• FIG. 10. Hematoxylin and eosin stain of rodent brains (10 μm coronal slices) in the cannula insertion path. CED, CED+MB, UCED and UCED+MB show similar histological results in both the cortex and caudate of the rodent brains. Mild parenchymal disruption, edema and hemorrhage around the needle track and injection site are equivalent for the group. See Section 6.1 for details.
  • FIG. 11. Hematoxylin and eosin stain of rodent brains (10 μm coronal slices) in the cannula insertion path. Acoustic intensities of 0.062, 0.087, 0.112 and 0.155 W/cm2 show similar histological results in both the cortex and caudate of the rodent brains. Mild parenchymal disruption, edema and hemorrhage around the needle track and injection site are equivalent for the group. See Section 6.2 for details.
  • FIGS. 12A-B. UCED infusion profiles. The rat brain in (A) shows a relatively uniform distribution, while the brain in (B) shows clear banding of the infused dye approximately 0.6 mm apart. See Section 6.2 for details.
  • FIGS. 13A-B. Schematics of: A. An ultrasound TCA comprising a plurality of ultrasound transducers 20 in a two-dimensional array. Cannula 10. B. Top view of the array of ultrasound transducers 20. Hole for cannula 70.
  • FIGS. 14A-C. Schematics of: A. A plurality of ultrasound transducers 20 in an array on a cannula 10. B. A long, thin rectangular (strip) shaped ultrasound transducer 20 that can be mounted inside or outside of a cannula 10. C. An ultrasound TCA comprising a plurality of ultrasound transducers 20 in a two-dimensional array. Additional ultrasound transducers 20 are positioned in arrays on two of the cannulas 10 (left and middle), from each of which a compound 900 is being infused.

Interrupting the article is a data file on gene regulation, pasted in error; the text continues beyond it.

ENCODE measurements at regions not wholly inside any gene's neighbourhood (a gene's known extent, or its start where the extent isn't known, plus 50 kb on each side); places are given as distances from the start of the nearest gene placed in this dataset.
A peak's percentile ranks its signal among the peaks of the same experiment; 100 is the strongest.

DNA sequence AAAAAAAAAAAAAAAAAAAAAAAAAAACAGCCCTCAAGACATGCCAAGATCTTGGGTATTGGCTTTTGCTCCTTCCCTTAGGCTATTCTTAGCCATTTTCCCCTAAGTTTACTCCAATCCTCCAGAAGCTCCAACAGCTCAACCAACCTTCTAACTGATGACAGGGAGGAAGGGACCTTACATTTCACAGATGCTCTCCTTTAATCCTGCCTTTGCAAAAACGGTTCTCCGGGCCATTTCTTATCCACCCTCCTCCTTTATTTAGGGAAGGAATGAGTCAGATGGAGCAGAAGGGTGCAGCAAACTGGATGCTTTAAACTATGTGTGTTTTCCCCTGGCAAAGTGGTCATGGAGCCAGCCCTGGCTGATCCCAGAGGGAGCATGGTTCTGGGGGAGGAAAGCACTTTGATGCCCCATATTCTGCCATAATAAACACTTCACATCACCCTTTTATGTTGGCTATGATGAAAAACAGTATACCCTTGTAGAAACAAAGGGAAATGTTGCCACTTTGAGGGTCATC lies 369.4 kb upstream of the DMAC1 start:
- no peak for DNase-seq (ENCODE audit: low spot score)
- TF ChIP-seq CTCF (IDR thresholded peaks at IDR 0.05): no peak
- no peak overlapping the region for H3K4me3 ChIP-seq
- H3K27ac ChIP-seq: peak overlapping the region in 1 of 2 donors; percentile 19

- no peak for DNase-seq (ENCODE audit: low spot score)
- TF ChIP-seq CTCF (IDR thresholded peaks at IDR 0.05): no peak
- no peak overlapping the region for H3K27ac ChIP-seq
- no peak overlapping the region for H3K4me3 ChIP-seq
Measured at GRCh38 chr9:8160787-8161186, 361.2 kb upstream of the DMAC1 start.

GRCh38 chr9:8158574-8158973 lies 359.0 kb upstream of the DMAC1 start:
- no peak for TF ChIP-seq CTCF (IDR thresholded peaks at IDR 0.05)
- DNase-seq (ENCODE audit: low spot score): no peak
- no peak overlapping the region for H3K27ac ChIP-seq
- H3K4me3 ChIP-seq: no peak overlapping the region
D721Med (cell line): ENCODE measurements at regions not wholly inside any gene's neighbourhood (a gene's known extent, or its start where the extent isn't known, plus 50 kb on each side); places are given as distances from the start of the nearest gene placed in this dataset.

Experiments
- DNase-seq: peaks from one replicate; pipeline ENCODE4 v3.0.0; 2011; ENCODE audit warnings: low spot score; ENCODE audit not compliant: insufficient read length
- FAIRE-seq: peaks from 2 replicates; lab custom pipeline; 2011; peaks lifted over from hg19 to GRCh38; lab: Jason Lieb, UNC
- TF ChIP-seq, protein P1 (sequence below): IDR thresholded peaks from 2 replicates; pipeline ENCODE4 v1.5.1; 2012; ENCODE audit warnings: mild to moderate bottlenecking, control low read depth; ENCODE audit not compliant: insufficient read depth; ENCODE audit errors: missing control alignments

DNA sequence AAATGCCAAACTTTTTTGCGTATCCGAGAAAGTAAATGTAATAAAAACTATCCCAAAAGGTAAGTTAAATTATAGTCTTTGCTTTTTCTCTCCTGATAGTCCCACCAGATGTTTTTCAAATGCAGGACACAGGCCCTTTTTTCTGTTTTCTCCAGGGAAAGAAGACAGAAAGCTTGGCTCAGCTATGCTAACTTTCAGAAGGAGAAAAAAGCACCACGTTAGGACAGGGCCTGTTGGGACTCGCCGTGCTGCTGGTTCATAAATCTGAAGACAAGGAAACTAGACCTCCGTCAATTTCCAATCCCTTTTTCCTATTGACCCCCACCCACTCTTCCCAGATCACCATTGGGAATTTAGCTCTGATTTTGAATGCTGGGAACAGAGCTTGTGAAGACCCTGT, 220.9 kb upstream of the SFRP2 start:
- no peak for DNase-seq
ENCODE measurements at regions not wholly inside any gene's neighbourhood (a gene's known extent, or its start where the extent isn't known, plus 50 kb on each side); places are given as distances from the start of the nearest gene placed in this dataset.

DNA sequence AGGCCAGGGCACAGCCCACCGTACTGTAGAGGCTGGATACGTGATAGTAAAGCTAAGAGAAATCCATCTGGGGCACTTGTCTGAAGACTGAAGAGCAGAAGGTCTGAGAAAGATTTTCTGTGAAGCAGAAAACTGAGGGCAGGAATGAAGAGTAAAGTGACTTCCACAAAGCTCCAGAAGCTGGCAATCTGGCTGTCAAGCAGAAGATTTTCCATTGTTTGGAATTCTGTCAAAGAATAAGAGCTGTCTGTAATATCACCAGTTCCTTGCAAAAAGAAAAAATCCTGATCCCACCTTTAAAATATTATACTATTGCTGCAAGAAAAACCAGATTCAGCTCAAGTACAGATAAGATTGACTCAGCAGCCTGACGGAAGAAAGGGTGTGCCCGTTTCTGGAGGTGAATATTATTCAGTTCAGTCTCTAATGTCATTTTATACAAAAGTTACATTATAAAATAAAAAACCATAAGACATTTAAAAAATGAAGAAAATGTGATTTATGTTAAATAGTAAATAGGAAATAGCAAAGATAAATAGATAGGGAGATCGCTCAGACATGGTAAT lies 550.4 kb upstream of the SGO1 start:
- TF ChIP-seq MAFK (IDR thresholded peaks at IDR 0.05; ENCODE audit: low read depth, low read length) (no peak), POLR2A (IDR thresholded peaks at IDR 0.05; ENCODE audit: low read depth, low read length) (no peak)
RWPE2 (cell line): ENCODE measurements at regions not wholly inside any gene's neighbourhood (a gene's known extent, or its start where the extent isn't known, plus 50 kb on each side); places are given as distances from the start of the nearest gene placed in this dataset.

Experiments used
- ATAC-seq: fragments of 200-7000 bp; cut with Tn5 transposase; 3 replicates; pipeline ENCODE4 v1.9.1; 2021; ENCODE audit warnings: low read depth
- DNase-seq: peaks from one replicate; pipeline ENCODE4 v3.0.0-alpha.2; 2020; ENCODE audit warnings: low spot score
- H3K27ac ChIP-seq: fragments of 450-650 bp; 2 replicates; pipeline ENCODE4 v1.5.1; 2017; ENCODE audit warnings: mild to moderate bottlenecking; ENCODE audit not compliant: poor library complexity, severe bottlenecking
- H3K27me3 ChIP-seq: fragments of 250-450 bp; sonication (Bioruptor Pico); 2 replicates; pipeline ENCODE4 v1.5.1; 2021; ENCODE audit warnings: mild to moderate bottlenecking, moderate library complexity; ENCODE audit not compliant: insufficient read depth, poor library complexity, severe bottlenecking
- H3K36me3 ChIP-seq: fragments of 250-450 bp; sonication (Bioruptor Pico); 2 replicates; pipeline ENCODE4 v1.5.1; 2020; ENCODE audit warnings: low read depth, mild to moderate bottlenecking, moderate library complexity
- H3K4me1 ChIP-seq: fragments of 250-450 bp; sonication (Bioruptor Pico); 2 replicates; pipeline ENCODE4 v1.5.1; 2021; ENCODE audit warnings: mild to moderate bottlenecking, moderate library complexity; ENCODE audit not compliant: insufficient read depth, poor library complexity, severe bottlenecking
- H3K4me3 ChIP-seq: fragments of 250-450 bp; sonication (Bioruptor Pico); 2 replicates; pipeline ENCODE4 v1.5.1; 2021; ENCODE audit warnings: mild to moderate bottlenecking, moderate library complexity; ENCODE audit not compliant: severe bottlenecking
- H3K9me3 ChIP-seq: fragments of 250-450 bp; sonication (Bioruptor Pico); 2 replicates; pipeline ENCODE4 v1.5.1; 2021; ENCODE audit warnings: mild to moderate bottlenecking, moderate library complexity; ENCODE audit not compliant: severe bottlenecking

• FIGS. 15A-D. Schematics of: A. Concave, convex and flat housings 50 covering the piezoelectric material 40 in three embodiments of an ultrasound TCA. The different shapes of the housings can act as lenses to control or focus the ultrasound waves and acoustic fields produced. B. Two ultrasound transducers 20 mounted on a cannula 10. The ultrasound produces a vibration in the cannula. C. An embodiment of a TCA comprising two piezoelectric elements 40 mounted between a syringe connector 800 and a needle connector 820 (e.g., Luer-Lock). Needle cannula 10. Fluid port 850. D. The embodiment of the TCA of (C) shown mounted on a syringe and vibrating the needle.
  • FIGS. 16A-B. Schematics of: A. Ultrasound TCA 100 with an array of n ultrasound transducers 20 in one row of an n×n two dimensional array. Guide arm 200. B. Each transducer 20 in the array is operably connected to a single channel 310 (“c1,” “c2,” etc.) in the ultralow output impedance ultrasound driver 300.
  • 5. DETAILED DESCRIPTION OF THE INVENTION
  • A method for targeted delivery of a compound and an apparatus for use with the method are provided. This apparatus is referred to herein as an ultrasound transducer cannula assembly (TCA) apparatus or an ultrasound-assisted convection enhanced delivery (UCED) device. The ultrasound TCA apparatus is a cannula enhanced delivery (CED) device enhanced with an ultrasound system to enhance penetration of molecules in the target. The apparatus can be used for the delivery of a compound to a target in the body (e.g., a cell, tissue or organ of interest). In one embodiment, the ultrasound TCA apparatus comprises a transducer cannula assembly (TCA) and an ultrasound system. The ultrasound system may be portable and pocket-sized.
  • The use of ultrasound with CED in the ultrasound TCA apparatus improves the distribution volume of material, in some embodiments, four to six times over a CED device without ultrasound. The ultrasound TCA apparatus can be used for treatment of difficult-to-cure diseases, such as certain forms of cancer or tumors (e.g., glioblastoma multiforme of the brain) in which the majority of tumor is typically removed, but not the margins. The ultrasound TCA apparatus can be used for delivering and focusing compounds directed against those remaining cells to help prevent the recurrence of the disease. An additional benefit of using the ultrasound TCA apparatus for delivery of a compound of interest is that since the targeting can be more focused, less compound is needed, thus a lower potential for harmful effects to the host and host cells.